Friday, May 8, 2009

The Stress Tests Part I

Yesterday the Federal Reserve issued the stress test report. This is all I'm going to write about today because it's really important news. But before we get to the results, let's look at the actual stress test used by the Fed to see what the basic scenario was.

Let's start with their GDP assumptions. Here is the chart of their baseline and more adverse GDP projections:

I'm assuming that "4 quarter percent change" is the same as year over year percent change. Notice the economy is already performing worse than expected in the GDP stress tests.

The current unemployment rate is more in line with the worst case scenario

The Fed's worst case scenario of home prices assumes a 22% year over drop this year. That is -- in December of this year prices will be 22% lower than in the 4th quarter of 2008. Prices are already falling at a roughly 18% year over year rate in February. Lots of people were excited when the Case Shiller number didn't set a record low in the latest report.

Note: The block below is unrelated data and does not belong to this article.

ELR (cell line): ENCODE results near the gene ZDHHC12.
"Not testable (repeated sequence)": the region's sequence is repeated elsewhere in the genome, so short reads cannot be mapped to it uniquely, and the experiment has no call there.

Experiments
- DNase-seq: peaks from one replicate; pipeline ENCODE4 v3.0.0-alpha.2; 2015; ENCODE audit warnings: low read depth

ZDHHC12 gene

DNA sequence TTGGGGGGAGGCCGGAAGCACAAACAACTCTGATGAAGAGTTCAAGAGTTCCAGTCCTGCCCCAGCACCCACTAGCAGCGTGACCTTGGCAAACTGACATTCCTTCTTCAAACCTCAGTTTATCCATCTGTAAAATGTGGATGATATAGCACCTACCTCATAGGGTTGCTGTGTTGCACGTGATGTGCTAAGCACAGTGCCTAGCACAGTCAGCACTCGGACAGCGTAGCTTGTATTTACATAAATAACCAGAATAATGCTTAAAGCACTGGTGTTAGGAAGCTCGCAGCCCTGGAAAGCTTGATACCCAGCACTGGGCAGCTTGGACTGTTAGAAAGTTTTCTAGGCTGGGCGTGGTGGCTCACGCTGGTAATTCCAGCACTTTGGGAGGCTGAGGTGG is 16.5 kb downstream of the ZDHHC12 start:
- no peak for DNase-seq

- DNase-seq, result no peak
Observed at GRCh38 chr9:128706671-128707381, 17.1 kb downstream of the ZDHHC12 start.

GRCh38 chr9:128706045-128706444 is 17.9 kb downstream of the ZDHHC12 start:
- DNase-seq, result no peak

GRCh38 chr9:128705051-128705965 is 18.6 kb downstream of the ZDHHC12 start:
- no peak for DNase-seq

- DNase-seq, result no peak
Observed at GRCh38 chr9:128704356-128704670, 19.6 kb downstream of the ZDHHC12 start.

GDP is already performing more poorly than the Fed's stress test.

The worse case scenario for unemployment is the most realistic possibility.

Home prices are already closer to the Fed's worst case scenario than the median baseline forecast.

Bottom line: the worst case scenario is the most realistic scenario.